Investors valued it at $2.1 billion.
But what’s happened after Blue Apron reached the top of the mountain?
The food delivery industry exploded. Now they have hundreds of competitors. Some report there are now over 150 meal kit companies.
From HelloFresh to SunBasket to HomeFresh to Purple Carrot. To smoothie deliveries. Snack deliveries. Protein deliveries. You name it.
There’s a delivery service for any type of food. With almost no real differentiation between them.
Blue Apron doesn’t have anything that protects its business from competitors?
Some analysis showed Blue Apron could lose 72% of its customers within the first six months.
Its customer acquisition costs are massive at $400/customer. Yet it only brings in an average of $236/customer.
That’s right. It costs $400 to bring in that customer. Then they lose $164 on that customer. Then that customer has a 72% chance of dropping off within six months.
Doesn’t sound like a sustainable business model, does it?
Many investors continue to punish Blue Apron for it. Its stock is down 80% since its IPO. And there are no signs things are getting any better.
There’s almost no chance at surviving unless they get bailed out (we mean acquired).
But who the hell owned this stock on the way down (hint: most institutional funds). And why did they own it in the first place?
Run when you see businesses try to make up their losses by volume. It will never end well if you’re losing that much money per subscriber.
(Side Note: Blue Apron dropping 80% might perk up some people’s ears. But this stock continues to get crushed every quarter for a reason. It will hit $0 if it doesn’t get bought out. Plus, this article is for the everyday investor.)
3) Stay away from one-trick pony tech companies
We’ve got a couple notable mentions here.
We’ll point out GoPro and Fitbit as companies who fit this bill.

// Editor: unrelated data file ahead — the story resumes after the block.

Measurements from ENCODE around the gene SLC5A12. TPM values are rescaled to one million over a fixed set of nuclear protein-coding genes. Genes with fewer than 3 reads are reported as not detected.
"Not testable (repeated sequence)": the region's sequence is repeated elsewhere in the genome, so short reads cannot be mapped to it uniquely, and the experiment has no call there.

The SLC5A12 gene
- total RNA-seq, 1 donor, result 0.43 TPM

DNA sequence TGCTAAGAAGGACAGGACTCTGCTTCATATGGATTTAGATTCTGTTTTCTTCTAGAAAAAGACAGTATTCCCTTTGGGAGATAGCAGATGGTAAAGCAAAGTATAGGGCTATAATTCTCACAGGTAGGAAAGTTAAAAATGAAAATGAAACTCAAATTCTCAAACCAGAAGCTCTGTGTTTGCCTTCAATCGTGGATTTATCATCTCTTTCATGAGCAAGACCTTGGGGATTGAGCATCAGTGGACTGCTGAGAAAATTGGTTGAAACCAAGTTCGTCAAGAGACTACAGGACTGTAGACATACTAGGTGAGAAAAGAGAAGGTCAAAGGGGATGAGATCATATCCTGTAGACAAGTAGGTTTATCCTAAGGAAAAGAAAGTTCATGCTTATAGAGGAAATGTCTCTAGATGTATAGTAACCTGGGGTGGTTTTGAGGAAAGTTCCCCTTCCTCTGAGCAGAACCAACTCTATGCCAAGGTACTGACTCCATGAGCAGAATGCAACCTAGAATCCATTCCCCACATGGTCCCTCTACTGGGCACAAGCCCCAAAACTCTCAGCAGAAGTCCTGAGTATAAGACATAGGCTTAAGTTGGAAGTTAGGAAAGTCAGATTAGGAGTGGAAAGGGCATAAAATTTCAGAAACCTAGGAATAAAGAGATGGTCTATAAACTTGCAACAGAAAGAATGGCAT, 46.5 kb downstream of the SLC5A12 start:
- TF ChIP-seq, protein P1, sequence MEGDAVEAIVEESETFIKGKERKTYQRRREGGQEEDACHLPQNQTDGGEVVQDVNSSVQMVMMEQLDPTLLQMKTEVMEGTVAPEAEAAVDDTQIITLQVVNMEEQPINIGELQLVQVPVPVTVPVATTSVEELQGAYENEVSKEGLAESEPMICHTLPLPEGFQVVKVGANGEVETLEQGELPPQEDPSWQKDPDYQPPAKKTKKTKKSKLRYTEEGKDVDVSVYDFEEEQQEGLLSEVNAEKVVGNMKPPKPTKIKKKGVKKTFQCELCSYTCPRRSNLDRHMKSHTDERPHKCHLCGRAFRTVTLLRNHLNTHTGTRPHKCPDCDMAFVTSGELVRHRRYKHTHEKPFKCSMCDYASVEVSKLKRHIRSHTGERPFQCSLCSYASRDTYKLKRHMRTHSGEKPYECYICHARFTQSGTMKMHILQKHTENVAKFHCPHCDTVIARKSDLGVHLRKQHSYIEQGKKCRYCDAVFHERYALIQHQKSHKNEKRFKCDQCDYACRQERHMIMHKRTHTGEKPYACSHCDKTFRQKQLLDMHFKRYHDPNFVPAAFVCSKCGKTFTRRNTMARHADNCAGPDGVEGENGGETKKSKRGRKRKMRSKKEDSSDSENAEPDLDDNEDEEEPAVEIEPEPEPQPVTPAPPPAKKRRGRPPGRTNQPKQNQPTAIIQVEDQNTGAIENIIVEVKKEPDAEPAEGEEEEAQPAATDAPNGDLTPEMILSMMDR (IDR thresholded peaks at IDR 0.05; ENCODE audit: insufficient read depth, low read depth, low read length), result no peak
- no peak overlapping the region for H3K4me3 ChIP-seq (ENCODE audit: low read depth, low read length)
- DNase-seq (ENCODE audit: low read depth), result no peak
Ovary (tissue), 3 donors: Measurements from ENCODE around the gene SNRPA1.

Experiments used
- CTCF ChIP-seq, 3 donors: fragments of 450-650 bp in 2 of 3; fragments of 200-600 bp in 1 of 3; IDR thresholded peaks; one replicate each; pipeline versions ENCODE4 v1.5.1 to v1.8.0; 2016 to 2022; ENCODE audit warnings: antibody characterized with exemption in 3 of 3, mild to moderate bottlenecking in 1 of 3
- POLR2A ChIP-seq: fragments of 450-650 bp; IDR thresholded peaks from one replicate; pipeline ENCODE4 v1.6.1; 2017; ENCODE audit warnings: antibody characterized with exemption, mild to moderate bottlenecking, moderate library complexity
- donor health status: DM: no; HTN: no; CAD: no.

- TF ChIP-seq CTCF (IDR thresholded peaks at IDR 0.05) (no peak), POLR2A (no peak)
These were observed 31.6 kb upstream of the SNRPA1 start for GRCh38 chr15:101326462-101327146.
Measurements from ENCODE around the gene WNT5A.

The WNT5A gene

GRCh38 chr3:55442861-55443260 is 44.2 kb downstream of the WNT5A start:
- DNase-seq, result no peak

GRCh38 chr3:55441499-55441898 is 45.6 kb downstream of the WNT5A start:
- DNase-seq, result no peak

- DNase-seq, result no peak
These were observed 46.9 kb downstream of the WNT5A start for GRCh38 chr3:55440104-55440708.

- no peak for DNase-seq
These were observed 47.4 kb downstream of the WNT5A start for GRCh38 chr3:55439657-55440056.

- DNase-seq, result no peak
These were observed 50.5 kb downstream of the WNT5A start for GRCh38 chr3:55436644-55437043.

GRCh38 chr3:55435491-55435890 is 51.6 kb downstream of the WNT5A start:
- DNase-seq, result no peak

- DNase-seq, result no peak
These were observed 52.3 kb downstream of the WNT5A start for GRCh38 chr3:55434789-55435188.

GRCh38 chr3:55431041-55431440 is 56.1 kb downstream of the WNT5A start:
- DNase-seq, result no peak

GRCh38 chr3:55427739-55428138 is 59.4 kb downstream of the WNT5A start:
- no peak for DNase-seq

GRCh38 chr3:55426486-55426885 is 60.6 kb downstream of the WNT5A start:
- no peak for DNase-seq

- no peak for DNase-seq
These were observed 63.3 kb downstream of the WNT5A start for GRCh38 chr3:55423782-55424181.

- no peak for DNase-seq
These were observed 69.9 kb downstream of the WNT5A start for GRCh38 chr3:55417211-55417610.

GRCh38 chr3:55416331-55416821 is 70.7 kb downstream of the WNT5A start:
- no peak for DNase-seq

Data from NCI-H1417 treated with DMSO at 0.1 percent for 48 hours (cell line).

What is Fitbit outside a wearable watch company? What’s preventing anyone from creating a smartwatch that tracks your health?
What about GoPro?
Isn’t it just a video camera company with really good quality?
Investors seem to think so…
The point we’re making is that behind all the “new age” tech is just another company.
Investors in Fitbit and GoPro have found this out the hard way. We hope they learned from it.
Honorable Mentions Of Companies To Avoid
Here are some other stocks we think investors should steer clear from:
- Snapchat (SNAP): We think this falls under #3 – a one trick pony. Snapchat went down in flames trying to sell its “Spectacle” glasses. Yet CEO and founder Evan Spiegel doubled down and tried selling the Spectacles v2. Yeah, nobody bought those either. Worst of all, Spiegel has 100% voting rights. So even if investors wanted the company to change, he could laugh in their face.
- Tesla (TSLA): it loses billions of dollars per year. It continues to have to raise money from outside investors – both from stock issuance and debt issuance. You can read our write ups here, here, and here.
- Uber: Uber is a privately held company. But when it eventually IPOs, don’t come close to touching it. Uber is currently valued at around $80+ billion. Yet it lost $891 million in the Q2 2018 (“better” than the same quarter last year when it lost $1.1 billion.) If you had $80 billion lying around to buy the entire company, would you really want it knowing it loses nearly $4 billion per year? Didn’t think so
- Bed Bath & Beyond (BBBY): How many coupons do you receive in the mail every day from them? They accept expired coupons from six months ago. We love their stuff. Love their coupon policy. Hate their stock.